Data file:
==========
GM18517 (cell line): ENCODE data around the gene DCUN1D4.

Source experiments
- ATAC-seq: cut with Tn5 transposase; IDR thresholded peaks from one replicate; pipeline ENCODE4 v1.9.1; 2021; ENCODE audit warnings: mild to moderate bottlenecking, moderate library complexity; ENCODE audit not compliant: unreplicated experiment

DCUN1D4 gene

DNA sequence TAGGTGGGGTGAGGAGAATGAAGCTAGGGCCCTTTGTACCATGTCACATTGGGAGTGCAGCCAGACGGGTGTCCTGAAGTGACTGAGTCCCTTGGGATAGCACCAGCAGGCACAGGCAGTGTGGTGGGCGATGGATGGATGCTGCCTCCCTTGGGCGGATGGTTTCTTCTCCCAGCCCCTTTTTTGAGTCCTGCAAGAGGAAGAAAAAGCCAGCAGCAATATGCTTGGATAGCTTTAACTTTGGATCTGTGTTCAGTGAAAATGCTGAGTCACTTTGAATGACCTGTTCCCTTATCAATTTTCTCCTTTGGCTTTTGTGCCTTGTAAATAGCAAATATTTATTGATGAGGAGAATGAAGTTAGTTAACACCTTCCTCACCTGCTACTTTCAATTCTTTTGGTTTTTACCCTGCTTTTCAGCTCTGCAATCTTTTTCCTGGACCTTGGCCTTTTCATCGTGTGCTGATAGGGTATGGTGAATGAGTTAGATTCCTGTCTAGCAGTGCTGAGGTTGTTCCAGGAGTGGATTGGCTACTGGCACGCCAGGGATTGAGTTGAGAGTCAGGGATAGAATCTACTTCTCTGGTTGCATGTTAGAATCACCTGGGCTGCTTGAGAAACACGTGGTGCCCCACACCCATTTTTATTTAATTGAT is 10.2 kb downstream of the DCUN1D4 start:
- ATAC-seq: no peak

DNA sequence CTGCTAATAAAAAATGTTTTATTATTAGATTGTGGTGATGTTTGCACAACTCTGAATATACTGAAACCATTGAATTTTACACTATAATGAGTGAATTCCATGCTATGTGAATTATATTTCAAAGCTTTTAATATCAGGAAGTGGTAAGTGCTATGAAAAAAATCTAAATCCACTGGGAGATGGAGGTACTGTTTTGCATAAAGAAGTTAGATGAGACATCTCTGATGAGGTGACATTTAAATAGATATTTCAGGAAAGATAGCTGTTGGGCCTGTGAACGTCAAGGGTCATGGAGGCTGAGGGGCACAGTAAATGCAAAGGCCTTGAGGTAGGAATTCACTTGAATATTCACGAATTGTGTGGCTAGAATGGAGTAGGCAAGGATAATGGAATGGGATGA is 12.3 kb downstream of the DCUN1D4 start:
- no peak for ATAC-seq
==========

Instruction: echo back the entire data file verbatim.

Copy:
GM18517 (cell line): ENCODE data around the gene DCUN1D4.

Source experiments
- ATAC-seq: cut with Tn5 transposase; IDR thresholded peaks from one replicate; pipeline ENCODE4 v1.9.1; 2021; ENCODE audit warnings: mild to moderate bottlenecking, moderate library complexity; ENCODE audit not compliant: unreplicated experiment

DCUN1D4 gene

DNA sequence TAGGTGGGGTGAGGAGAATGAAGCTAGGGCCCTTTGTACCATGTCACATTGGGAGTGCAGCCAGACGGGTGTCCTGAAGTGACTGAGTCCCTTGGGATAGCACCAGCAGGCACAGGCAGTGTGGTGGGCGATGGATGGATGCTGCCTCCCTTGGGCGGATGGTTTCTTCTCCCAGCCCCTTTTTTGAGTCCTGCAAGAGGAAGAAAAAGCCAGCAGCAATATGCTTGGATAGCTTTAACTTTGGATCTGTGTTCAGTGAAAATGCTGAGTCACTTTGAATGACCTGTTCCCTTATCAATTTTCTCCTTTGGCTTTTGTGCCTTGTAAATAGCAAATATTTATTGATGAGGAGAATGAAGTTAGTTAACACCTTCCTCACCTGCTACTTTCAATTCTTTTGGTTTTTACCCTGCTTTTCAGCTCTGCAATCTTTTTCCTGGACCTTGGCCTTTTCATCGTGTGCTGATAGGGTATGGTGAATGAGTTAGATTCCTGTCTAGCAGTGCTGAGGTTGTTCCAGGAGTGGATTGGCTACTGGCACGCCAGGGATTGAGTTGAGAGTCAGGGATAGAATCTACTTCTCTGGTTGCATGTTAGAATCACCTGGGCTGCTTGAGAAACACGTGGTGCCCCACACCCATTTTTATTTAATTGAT is 10.2 kb downstream of the DCUN1D4 start:
- ATAC-seq: no peak

DNA sequence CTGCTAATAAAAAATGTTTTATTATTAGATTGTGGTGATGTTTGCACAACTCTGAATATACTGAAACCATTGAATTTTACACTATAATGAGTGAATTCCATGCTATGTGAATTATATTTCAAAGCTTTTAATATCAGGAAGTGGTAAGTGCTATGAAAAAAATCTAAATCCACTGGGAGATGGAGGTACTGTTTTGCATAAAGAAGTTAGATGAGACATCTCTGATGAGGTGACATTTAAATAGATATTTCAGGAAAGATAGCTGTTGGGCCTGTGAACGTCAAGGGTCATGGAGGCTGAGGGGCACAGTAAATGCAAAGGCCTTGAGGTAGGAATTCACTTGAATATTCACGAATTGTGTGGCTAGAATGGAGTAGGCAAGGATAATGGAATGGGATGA is 12.3 kb downstream of the DCUN1D4 start:
- no peak for ATAC-seq